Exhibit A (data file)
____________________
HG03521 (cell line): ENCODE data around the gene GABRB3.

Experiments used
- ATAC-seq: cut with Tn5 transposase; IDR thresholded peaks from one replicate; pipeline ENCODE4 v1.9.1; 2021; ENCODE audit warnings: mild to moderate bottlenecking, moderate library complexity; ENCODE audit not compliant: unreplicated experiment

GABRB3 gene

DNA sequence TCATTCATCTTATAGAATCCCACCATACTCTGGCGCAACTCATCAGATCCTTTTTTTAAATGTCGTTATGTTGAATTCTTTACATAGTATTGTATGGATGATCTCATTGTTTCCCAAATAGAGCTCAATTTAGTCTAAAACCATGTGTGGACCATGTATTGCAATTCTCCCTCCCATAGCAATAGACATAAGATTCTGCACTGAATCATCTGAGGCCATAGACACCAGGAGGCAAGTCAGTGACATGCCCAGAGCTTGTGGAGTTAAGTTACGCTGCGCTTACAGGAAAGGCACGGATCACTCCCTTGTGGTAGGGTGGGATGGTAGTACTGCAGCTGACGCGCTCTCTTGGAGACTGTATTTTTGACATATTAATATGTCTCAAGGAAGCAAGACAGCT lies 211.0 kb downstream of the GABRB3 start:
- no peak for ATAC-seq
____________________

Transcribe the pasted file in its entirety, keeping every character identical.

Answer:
HG03521 (cell line): ENCODE data around the gene GABRB3.

Experiments used
- ATAC-seq: cut with Tn5 transposase; IDR thresholded peaks from one replicate; pipeline ENCODE4 v1.9.1; 2021; ENCODE audit warnings: mild to moderate bottlenecking, moderate library complexity; ENCODE audit not compliant: unreplicated experiment

GABRB3 gene

DNA sequence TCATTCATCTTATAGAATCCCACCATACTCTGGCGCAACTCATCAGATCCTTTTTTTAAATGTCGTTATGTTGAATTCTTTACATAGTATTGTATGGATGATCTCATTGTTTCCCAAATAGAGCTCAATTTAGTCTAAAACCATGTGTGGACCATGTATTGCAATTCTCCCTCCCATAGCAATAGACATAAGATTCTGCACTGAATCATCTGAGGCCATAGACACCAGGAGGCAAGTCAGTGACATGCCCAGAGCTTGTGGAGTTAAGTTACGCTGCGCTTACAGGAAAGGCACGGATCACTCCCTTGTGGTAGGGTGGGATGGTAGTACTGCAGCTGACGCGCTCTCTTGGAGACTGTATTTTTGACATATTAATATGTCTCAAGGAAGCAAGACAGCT lies 211.0 kb downstream of the GABRB3 start:
- no peak for ATAC-seq